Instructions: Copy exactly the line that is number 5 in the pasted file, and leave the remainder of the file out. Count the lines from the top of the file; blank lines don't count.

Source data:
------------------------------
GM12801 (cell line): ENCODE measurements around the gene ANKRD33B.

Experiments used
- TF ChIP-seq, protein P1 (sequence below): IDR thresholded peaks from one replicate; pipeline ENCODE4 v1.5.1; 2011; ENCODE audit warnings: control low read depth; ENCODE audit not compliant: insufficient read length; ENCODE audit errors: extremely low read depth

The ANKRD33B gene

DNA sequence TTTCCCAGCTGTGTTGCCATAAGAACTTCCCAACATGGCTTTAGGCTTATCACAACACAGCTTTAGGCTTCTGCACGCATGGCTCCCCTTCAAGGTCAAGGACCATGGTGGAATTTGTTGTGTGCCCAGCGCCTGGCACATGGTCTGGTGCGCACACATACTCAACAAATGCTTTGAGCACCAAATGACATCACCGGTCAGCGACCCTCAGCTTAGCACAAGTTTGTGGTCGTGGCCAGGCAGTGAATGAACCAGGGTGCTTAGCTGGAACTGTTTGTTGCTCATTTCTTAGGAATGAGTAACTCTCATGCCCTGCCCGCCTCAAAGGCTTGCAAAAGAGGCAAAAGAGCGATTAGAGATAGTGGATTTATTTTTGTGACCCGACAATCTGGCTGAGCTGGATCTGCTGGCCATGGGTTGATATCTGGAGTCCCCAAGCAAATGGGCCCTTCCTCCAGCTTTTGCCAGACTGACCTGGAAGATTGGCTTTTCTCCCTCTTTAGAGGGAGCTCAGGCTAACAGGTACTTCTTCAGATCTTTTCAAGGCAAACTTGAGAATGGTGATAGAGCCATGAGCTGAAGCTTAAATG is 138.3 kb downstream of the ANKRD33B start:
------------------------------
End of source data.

DNA sequence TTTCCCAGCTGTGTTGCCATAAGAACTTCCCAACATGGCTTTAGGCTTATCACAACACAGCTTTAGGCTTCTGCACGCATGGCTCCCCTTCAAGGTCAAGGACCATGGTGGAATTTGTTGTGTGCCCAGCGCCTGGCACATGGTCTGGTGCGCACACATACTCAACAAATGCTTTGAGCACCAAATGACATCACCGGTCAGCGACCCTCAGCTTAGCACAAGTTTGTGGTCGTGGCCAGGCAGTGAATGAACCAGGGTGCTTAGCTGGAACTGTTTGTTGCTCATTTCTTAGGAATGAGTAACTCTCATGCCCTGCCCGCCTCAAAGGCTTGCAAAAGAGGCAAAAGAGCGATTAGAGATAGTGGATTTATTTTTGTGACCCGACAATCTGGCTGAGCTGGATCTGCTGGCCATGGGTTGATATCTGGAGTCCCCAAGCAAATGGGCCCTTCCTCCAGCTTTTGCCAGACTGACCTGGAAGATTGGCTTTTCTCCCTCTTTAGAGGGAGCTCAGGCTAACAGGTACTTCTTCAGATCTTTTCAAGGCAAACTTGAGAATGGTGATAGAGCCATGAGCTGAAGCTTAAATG is 138.3 kb downstream of the ANKRD33B start: